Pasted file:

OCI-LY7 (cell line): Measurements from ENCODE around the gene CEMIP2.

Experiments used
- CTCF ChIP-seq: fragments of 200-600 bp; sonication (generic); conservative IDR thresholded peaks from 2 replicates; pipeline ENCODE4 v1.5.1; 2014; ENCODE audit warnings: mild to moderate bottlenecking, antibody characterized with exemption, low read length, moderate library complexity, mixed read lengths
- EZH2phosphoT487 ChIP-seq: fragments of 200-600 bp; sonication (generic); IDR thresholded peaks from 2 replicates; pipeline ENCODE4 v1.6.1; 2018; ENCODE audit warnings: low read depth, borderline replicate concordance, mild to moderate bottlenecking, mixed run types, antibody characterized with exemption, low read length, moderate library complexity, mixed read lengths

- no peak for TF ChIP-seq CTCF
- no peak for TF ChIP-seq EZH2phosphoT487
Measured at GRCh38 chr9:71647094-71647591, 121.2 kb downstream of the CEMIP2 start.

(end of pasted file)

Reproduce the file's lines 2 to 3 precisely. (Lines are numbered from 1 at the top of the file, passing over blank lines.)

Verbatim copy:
Experiments used
- CTCF ChIP-seq: fragments of 200-600 bp; sonication (generic); conservative IDR thresholded peaks from 2 replicates; pipeline ENCODE4 v1.5.1; 2014; ENCODE audit warnings: mild to moderate bottlenecking, antibody characterized with exemption, low read length, moderate library complexity, mixed read lengths